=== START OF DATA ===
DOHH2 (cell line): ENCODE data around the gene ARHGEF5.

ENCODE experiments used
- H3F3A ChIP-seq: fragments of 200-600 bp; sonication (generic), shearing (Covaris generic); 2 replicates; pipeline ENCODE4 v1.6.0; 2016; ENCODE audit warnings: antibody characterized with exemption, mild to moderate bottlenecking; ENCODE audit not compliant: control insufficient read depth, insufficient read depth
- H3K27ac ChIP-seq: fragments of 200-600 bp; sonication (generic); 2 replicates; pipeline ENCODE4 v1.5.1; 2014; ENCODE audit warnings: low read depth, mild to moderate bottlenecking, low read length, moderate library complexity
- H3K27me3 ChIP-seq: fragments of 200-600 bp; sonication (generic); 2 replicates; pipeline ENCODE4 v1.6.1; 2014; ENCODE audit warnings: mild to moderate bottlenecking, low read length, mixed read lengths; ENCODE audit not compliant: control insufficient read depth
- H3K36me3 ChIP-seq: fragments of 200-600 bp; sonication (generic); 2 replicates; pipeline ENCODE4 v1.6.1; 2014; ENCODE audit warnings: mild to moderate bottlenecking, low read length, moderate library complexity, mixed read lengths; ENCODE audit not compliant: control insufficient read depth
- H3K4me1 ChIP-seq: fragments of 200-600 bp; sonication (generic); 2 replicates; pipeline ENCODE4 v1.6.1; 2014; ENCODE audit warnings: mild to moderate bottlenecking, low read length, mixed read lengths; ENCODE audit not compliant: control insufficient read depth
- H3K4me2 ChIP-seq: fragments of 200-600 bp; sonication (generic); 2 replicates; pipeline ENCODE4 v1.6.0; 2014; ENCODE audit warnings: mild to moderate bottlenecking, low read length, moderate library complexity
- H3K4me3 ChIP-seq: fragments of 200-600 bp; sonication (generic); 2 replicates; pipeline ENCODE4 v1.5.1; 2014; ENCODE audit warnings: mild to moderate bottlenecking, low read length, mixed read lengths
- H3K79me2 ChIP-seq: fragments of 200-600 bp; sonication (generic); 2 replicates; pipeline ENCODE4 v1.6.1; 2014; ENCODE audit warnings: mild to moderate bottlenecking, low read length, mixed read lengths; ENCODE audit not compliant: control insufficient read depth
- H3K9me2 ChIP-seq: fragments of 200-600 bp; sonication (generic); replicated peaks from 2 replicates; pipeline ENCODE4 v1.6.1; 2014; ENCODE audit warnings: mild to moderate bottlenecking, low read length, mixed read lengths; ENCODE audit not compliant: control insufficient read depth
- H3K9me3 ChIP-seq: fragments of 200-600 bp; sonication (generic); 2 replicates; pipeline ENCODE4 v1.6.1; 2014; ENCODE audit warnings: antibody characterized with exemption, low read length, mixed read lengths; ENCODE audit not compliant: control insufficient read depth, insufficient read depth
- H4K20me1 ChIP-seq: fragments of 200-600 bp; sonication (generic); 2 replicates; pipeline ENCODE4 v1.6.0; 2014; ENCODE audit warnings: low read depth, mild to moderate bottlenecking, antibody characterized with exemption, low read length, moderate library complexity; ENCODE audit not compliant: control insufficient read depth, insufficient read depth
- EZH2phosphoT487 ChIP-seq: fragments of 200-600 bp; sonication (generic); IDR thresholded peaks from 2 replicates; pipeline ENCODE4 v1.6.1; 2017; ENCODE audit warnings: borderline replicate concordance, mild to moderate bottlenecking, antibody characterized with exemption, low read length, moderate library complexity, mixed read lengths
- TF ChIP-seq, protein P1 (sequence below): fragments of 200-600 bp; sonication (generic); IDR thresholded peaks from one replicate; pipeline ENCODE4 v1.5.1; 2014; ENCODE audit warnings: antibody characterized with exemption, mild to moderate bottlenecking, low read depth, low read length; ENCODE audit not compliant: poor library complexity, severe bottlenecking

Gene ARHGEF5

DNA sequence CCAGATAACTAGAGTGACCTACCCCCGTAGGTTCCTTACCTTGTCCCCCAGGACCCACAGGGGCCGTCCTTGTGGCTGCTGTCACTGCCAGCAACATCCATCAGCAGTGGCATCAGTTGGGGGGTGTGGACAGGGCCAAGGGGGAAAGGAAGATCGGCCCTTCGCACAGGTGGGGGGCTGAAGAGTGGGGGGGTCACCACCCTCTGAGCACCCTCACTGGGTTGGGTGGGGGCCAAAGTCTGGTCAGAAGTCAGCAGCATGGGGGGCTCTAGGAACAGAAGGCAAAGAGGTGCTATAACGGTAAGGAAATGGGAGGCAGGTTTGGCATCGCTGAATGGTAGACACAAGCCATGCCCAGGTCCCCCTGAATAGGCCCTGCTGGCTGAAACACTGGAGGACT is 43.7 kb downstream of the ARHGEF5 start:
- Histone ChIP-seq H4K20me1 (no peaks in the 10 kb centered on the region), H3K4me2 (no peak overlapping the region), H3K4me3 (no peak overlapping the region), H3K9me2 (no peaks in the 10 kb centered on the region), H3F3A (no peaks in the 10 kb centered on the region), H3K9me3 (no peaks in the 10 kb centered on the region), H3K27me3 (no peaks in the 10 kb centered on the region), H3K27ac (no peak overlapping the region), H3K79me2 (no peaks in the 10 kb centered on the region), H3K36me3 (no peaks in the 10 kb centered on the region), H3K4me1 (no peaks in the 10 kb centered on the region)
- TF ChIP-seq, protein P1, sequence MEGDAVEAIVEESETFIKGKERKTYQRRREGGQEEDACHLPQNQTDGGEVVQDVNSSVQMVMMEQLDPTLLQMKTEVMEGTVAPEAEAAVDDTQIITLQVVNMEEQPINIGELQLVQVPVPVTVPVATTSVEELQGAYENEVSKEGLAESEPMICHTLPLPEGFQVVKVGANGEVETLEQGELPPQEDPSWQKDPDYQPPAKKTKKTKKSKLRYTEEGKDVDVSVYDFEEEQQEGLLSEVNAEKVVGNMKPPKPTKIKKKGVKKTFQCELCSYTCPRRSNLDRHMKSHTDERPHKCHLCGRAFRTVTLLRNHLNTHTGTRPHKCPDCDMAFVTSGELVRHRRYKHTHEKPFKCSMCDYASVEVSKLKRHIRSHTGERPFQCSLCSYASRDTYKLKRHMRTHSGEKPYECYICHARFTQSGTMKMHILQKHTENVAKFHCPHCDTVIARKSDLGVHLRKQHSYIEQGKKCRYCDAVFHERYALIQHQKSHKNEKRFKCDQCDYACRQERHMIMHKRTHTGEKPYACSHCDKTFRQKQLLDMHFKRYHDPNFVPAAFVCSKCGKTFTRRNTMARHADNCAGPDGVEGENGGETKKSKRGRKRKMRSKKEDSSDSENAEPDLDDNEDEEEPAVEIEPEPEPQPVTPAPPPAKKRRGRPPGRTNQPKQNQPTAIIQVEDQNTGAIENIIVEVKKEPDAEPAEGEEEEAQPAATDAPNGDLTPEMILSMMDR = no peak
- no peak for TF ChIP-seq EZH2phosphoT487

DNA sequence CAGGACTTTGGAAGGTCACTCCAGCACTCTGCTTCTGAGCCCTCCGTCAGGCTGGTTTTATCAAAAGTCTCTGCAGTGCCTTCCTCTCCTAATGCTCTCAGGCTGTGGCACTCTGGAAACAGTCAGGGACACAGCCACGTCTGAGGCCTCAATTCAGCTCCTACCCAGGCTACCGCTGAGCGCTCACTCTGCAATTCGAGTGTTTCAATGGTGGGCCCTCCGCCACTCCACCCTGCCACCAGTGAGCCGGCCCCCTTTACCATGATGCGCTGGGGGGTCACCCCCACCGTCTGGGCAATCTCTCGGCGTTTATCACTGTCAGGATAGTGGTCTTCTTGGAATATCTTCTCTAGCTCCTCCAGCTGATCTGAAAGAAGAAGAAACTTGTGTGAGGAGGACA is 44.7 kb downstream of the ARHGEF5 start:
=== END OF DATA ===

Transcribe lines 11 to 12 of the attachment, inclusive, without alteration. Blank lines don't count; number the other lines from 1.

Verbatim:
- H3K9me2 ChIP-seq: fragments of 200-600 bp; sonication (generic); replicated peaks from 2 replicates; pipeline ENCODE4 v1.6.1; 2014; ENCODE audit warnings: mild to moderate bottlenecking, low read length, mixed read lengths; ENCODE audit not compliant: control insufficient read depth
- H3K9me3 ChIP-seq: fragments of 200-600 bp; sonication (generic); 2 replicates; pipeline ENCODE4 v1.6.1; 2014; ENCODE audit warnings: antibody characterized with exemption, low read length, mixed read lengths; ENCODE audit not compliant: control insufficient read depth, insufficient read depth